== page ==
According to the agreement between Amazon and the Department of Revenue (DOR), the company will voluntarily begin to collect and remit Indiana sales tax beginning January 1, 2014 or 90 days from the enactment of federal legislation, whichever is earlier. The state will not assess the company for sales tax for other periods.

Estimates of uncollected online sales taxes are about $75 million each year. Of that, the State Budget Agency and DOR estimate that revenue from sales tax remittal by Amazon would be approximately $20 million to $25 million per year.

Ah, But Ain’t That America: A Journalist Deals with the IRS

While I would argue government does provide many worthy functions in a civilized society, those who depend on its efficiency to help them solve problems have a tendency to be disappointed (read: enraged). Here’s the story of (former Reason magazine/soon-to-be Huffington Post) writer and native Hoosier Radley Balko and his dealings with the IRS this past year… and it sounds like he’ll get to relive this for years to come (warning: a little salty language, but you may have expected that):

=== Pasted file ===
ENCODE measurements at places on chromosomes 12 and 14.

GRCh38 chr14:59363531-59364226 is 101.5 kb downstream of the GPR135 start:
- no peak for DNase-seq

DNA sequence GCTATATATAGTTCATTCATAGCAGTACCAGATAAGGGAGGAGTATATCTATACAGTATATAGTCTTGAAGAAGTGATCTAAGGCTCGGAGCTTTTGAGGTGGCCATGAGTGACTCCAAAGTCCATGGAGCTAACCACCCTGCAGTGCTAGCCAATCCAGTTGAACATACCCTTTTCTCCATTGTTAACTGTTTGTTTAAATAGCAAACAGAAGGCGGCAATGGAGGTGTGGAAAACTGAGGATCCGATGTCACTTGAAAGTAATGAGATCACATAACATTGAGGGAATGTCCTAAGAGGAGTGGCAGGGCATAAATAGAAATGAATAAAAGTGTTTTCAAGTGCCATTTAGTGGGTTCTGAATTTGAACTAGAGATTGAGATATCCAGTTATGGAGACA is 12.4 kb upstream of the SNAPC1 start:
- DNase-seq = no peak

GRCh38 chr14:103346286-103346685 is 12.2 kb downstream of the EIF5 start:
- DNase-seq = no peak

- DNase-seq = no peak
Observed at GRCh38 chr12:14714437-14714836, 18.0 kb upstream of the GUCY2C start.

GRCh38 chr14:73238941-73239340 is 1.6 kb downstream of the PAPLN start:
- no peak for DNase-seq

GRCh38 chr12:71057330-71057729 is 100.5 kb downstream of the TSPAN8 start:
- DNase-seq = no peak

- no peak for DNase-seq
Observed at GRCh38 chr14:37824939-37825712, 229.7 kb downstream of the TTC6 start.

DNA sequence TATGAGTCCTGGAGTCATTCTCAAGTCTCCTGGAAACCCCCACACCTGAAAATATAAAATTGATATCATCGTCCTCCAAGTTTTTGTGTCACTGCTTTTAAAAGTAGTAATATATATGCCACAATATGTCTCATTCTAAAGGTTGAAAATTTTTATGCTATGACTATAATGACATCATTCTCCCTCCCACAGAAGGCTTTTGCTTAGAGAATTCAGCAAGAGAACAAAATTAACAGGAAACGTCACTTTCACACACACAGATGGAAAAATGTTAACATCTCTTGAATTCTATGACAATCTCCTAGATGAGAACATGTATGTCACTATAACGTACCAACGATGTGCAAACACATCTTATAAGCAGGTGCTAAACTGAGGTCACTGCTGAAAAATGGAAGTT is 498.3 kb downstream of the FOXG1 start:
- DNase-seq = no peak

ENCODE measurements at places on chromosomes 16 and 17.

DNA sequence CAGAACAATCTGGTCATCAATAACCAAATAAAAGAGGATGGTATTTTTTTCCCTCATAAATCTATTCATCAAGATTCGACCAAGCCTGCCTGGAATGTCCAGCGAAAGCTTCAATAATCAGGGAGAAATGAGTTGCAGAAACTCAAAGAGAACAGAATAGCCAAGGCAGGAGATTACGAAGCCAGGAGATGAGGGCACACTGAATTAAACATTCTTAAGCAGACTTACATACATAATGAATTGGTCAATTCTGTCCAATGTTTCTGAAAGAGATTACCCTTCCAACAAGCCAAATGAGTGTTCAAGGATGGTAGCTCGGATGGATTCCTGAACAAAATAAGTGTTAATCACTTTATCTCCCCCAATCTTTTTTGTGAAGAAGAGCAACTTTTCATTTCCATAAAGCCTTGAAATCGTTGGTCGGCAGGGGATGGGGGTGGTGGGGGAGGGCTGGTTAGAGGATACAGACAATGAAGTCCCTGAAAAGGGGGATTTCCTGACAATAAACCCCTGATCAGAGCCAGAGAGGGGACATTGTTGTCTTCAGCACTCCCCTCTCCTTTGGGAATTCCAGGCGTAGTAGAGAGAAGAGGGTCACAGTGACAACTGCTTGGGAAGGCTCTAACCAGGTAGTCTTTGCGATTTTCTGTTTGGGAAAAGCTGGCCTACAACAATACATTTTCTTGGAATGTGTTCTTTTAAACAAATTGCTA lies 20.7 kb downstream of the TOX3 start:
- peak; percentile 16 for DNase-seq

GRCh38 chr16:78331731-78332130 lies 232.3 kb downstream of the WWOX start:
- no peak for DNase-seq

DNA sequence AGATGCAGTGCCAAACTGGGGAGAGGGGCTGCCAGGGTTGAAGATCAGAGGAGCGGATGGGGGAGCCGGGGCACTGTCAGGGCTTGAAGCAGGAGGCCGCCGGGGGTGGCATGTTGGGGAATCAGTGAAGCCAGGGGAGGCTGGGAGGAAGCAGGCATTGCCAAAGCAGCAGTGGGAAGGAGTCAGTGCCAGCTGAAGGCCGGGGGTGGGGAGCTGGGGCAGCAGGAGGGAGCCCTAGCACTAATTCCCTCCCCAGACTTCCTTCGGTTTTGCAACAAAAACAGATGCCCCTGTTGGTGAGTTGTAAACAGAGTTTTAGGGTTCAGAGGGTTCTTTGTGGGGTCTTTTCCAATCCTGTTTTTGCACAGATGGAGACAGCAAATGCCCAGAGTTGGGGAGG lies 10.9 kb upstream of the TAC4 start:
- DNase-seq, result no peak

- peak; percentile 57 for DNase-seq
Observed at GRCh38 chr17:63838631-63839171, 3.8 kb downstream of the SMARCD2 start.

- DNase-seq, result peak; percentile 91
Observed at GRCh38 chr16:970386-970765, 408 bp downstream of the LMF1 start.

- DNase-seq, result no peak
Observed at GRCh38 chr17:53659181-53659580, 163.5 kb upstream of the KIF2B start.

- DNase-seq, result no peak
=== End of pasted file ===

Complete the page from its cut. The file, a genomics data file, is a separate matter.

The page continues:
So I never got around to updating you on my feud with the IRS. (See here, here and here.)

Quick summary to catch you up: Last year, the IRS rejected my tax return due to a “faulty Social Security number”. Apparently, someone else had also filed under my number. I then engaged in an increasingly frustrating series of letters and phone calls to try to get the damn thing straightened out. All on my own time, and at my own expense. But it wasn’t my mistake. The whole situation was complicated by the fact that I moved a couple weeks after filing, and no matter how many times I told them this, no matter how many times I asked them to change my address in their files, they kept sending all updates and notices to my old address.